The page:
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Discussion Starter #1
Hey guys. I recently bought a 1986 GL1200I. It shift a little too rough from 1st to 2nd. You can hear it resist going into second a little, probably the dogs not aligning smoothly. I've changed the oil and bled and flushed the clutch.

I've noticed there is some off axis movement of the shifter rod coming out of the transmission. Does anyone know if there is a shifter brace similar to the GL1500 shifter brace I've seen?

I'm also practicing pre loading the shifter like I've read on the forum with some success.

Any other tips or ticks you have are greatly appreciated!
 

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By the mid 80's, not even BMW had perfected the shaft drive seamlessly quiet gear change.

Like what you would expect on a chain drive machine.

It's clunky, will always be clunky. Get used to it!
 

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Never heard of or seen a shift brace for a 1200.


No need for a "shift brace" on a 1200 with it's one lever on a shaft, nothing there to brace in alignment like on the 1500s (in essence, has two levers together ... with long effective leverage way off to the side).


Clunky 1-2 passes neutral en route, so it is further to go than from 2-3, 3-4, or 4-5. Could be due technique or dragging clutch needing attn. like maybe slave cylinder rebuild or bleeding (I saw you mentioned bleed). Could be internal issue with mechanism too.
 

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Discussion Starter #4
Oh thanks for the info on the shift brace. I've never seen the GL1500 shifter up close.

I'll try adjusting the shift lever up a bit. The bike has floor boards which are kinda nice but I can't get my foot under as easily as I'd like. Might be causing me to use bad form. I'm not used to floorboards yet, every other bike I've ridden has been standard pegs.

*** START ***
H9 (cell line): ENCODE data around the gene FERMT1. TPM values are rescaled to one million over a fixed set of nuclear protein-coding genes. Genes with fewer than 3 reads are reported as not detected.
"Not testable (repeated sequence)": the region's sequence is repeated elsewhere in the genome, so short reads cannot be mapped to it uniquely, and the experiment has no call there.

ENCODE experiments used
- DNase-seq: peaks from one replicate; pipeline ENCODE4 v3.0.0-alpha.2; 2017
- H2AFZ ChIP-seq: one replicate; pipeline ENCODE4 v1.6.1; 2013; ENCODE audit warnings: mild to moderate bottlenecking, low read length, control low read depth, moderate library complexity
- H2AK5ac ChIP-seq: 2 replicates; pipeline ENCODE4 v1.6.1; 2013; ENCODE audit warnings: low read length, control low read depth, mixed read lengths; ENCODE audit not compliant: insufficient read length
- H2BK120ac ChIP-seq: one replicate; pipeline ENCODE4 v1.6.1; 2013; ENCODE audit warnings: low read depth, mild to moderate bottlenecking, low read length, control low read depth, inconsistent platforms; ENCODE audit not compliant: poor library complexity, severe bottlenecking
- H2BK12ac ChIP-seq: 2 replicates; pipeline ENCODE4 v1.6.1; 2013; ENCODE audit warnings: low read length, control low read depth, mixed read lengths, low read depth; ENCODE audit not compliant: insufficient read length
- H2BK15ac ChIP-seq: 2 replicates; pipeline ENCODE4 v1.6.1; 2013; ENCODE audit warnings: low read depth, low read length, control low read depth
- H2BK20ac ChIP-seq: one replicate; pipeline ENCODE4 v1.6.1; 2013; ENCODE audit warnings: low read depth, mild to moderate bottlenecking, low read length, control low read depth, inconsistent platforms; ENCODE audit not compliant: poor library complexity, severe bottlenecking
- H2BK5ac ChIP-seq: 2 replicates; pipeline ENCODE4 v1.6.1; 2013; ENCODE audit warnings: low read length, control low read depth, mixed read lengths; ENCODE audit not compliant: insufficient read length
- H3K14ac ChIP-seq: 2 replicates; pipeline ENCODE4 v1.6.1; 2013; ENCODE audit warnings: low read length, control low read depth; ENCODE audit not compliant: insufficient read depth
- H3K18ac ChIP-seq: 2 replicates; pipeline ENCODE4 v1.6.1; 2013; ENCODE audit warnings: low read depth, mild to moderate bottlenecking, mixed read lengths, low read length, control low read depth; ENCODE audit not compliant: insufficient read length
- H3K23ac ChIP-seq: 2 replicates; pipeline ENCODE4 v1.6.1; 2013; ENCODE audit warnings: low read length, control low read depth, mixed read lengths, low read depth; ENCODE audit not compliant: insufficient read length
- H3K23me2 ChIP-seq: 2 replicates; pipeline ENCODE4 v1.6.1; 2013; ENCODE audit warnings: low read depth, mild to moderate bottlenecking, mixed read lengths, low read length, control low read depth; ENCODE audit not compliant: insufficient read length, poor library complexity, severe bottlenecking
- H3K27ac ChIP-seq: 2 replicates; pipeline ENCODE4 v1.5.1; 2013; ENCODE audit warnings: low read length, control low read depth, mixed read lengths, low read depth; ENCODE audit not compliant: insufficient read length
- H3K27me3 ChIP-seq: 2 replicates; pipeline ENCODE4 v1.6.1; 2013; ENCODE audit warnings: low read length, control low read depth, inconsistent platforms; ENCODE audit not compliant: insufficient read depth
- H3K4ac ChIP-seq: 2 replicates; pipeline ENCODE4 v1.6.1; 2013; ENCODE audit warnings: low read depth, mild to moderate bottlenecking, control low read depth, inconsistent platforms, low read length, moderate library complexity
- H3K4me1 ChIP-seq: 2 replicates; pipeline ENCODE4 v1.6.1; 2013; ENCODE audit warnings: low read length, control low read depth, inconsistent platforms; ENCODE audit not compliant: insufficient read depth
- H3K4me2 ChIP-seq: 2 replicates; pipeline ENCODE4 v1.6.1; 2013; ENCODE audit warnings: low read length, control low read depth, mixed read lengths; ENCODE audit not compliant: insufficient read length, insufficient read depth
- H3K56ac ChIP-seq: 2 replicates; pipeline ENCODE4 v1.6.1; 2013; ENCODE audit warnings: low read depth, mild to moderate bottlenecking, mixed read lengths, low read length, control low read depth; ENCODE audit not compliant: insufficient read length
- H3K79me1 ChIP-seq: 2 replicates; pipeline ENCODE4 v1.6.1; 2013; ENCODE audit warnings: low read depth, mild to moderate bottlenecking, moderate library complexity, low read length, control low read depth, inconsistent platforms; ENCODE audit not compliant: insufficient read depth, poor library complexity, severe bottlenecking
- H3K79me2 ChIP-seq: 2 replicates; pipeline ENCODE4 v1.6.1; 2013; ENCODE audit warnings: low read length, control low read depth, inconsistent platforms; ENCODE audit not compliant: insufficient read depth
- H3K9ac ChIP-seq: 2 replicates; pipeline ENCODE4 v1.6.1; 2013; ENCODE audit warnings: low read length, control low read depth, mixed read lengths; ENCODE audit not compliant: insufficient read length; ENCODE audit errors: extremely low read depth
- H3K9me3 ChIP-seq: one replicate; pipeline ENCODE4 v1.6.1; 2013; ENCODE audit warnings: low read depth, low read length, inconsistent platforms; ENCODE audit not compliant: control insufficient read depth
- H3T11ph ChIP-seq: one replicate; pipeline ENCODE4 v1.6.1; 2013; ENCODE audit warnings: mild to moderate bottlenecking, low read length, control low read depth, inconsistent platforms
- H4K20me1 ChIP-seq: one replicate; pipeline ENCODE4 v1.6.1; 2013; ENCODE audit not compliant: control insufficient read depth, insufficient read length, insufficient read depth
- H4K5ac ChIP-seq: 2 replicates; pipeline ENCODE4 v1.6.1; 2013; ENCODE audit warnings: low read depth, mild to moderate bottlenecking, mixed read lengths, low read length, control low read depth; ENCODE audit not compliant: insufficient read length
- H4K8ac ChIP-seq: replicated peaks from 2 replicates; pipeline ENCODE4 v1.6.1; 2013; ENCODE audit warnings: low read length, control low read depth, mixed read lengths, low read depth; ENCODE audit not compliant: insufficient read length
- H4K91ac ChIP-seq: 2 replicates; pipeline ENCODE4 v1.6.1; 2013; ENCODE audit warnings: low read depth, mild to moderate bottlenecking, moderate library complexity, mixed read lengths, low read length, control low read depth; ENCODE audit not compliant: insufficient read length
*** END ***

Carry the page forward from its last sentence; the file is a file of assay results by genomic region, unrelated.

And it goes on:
I noticed that if I let the engine RPMs fall to around 2000 after pulling the clutch in I tend to get a smoother shift. Shifting around 3000-3500 RPM.
 

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If you carry a slight amount of Preload on the shifter, it should shift immediately into the next gear, even from 1st to 2nd.


All you need do with the throttle is just slack it off the slightest amount, no need to let the RPMs drop.


Preload, tickle the clutch, just slightly drop the throttle, and it should be in the next gear.


I have never had that fail on any of my bikes.

84, 86, 94, 98, 2002.
 

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Discussion Starter #6
Hey thanks AZgl1800! That's the technique I've been working on. Works intermittently for me. I'll adjust the shift lever so my fat foot can fit under a bit better and practice that some more.

I use a similar technique on my Triumph so I'm hoping it's just an ergonomic change that's required and not a master/slave cylinder rebuild, new lines, etc.
 

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Ditch the floorboards and get some stock pegs.

https://www.ebay.com/sch/i.html?_from=R40&_nkw=gl1200+foot+pegs&_sacat=0&_pgn=2

Most people use a heel/toe shifter with boards. That way they can damage the shift forks as well as mess up the handling and cornering clearance.